These 15 science-backed approaches to healthy eating have nothing to do with calories


Calories don’t tell the full picture when it comes to healthy eating.
Instead of focusing on a single number, dietitians recommend considering a handful of characteristics about the foods and drinks you’re consuming.
Here are some of the simple tips they’ve outlined to help you clean up your eating habits.

Calories don’t tell the full picture when it comes to healthy eating. In fact, focusing exclusively on a food’s calorie count can be pretty misleading.

The most obvious problem with calories is that they don’t tell you how filling a food or drink will be, a factor called satiety that is key to preventing overeating.

Additionally, calorie counts don’t reveal whether your afternoon granola bar contains the right blend of protein and carbs to power you through a workout, or whether your morning cereal contains vitamins and minerals that are key to glowing skin and healthy hair.

Instead of relying on a single number, dietitians recommend considering the whole food or drink — including how much protein, fiber, and added sugar it contains, as well as much ingredients were processed before entering your body.

Here are some of the simple tips they’ve outlined to help us clean up our eating game.

SEE ALSO: What your daily routine should look like, according to science

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Start eating more vegetables — especially greens.

Author Michael Pollan may have condensed the best nutrition wisdom into one line when he wrote: “Eat food, not too much, mostly plants.”

Dozens of scientific studies have tied diets high in vegetables — especially greens — to better health outcomes, including weight loss and a decreased risk of a handful of chronic diseases.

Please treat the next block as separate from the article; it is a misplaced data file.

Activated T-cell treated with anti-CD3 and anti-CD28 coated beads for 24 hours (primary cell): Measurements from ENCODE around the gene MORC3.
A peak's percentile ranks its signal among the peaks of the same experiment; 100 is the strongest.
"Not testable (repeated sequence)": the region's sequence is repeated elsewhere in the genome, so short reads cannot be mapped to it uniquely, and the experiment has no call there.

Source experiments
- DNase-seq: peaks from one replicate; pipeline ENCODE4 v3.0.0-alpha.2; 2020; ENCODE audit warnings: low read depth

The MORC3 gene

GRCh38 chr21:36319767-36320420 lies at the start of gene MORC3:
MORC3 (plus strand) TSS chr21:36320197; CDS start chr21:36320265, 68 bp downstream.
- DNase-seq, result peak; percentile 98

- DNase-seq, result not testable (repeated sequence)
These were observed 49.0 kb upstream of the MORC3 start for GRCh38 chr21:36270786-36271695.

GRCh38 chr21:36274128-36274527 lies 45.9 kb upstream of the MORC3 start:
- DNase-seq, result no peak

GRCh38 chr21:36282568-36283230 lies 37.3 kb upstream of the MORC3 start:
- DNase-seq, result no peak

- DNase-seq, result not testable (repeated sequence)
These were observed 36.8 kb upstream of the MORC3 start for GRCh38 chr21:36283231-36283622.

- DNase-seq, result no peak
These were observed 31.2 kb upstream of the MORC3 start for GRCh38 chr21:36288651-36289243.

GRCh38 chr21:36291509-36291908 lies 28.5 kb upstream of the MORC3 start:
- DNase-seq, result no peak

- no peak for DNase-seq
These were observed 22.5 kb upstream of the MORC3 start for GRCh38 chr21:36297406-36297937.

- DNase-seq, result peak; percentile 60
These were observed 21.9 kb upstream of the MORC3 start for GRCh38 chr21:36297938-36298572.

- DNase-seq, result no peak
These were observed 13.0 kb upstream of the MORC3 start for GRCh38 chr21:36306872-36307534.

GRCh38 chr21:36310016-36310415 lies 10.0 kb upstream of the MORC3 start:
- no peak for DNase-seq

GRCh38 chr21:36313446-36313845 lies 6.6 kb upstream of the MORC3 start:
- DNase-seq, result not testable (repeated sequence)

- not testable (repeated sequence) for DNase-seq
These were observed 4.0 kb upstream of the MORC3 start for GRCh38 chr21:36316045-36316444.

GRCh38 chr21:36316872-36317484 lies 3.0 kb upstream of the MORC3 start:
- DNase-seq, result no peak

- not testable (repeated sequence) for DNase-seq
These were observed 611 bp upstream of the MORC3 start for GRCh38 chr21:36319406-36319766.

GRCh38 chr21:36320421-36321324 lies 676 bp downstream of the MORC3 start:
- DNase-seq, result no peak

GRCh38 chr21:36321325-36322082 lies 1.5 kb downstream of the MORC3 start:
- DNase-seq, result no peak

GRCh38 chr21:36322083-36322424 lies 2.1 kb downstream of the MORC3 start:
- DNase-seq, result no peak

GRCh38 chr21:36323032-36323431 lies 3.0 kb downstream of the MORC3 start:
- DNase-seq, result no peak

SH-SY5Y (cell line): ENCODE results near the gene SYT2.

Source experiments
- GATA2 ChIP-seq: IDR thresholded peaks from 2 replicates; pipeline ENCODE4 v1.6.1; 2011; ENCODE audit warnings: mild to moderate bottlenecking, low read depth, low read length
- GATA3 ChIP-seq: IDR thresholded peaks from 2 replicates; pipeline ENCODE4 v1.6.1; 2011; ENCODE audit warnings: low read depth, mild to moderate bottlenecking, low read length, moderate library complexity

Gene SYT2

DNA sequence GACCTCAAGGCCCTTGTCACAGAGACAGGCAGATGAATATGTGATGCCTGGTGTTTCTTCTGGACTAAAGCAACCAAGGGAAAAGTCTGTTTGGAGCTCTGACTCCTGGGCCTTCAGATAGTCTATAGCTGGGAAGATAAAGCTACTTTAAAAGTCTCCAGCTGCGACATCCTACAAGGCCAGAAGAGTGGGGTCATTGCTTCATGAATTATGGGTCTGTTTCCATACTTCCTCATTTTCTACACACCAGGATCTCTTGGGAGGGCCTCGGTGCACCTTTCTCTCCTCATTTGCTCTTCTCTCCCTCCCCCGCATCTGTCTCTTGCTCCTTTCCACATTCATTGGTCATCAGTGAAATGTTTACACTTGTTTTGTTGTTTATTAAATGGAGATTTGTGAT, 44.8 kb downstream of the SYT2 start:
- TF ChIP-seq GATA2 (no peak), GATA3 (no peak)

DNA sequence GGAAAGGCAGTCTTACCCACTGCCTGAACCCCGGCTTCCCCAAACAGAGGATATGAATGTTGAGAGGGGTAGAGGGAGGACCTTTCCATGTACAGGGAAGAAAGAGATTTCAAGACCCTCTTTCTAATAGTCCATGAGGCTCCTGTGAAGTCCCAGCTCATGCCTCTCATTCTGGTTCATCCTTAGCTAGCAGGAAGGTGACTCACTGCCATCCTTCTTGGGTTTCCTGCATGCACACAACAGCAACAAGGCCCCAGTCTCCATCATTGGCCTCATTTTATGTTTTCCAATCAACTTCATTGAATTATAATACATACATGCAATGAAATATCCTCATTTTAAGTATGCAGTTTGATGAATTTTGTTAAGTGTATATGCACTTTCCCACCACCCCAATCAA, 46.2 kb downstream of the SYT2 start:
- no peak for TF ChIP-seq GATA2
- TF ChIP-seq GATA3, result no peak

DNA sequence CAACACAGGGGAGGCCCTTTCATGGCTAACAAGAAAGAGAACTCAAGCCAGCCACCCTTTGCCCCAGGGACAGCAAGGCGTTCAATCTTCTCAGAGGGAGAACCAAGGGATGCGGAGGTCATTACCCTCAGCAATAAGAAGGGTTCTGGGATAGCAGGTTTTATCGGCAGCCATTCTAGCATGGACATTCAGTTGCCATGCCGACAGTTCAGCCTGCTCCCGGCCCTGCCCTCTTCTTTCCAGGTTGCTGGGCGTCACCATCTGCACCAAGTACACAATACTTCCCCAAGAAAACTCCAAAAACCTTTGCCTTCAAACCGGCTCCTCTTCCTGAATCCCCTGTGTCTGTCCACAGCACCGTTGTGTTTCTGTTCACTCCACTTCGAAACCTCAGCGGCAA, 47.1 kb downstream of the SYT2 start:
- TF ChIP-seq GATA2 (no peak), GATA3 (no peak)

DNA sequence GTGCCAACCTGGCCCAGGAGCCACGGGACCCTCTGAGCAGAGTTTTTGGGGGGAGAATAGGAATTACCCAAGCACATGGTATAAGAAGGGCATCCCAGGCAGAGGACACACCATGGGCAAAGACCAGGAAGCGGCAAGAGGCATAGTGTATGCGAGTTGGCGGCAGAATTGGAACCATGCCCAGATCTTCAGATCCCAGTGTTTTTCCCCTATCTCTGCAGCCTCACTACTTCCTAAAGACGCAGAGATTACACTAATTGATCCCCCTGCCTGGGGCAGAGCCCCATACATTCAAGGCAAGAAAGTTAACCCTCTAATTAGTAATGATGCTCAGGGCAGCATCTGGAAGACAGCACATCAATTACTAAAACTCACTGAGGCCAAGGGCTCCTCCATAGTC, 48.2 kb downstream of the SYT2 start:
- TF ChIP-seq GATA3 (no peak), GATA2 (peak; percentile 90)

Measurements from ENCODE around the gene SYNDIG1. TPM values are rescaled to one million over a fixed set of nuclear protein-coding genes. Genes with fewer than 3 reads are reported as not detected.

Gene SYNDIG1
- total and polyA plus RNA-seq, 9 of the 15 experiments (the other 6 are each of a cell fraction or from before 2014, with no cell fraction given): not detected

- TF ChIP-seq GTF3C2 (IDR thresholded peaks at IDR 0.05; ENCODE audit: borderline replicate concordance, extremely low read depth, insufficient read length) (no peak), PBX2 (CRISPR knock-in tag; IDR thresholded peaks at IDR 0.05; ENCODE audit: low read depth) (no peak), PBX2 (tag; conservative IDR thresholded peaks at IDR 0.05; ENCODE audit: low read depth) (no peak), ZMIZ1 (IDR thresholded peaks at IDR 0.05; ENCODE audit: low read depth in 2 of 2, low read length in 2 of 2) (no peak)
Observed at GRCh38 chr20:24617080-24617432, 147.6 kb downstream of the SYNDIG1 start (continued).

Veggies like watercress, spinach, chives, and collard greens all rank highly on the Center for Disease Control and Prevention’s list of “powerhouse foods.” So find a few you like and start adding them to your plate.

But don’t worry: Most research does not suggest a need to slash meat, dairy, or fish from your diet. In fact, the best results typically seem linked with diets that combine high amounts of vegetables with healthy sources of protein, which can include seafood, eggs, and meat. Eating plans like these include the popular Mediterranean diet and MIND diet.

Replace soda or sweet tea with water, unsweetened tea, or other sugar-free drinks.

Sweetened beverages like soda and juice can make up a surprising portion of the calories you consume each day, yet they don’t fill you up the same way solid food does.

As part of an eight-year study that included nearly 50,000 women, Harvard researchers tracked what happened when people either slashed their intake of sweetened drinks or started consuming more of them. Not surprisingly, the participants who raised their sugary-drink intake gained weight and increased their risk of developing Type 2 diabetes. In fact, the more sweet drinks women consumed, the more …read more

Source:: Business Insider


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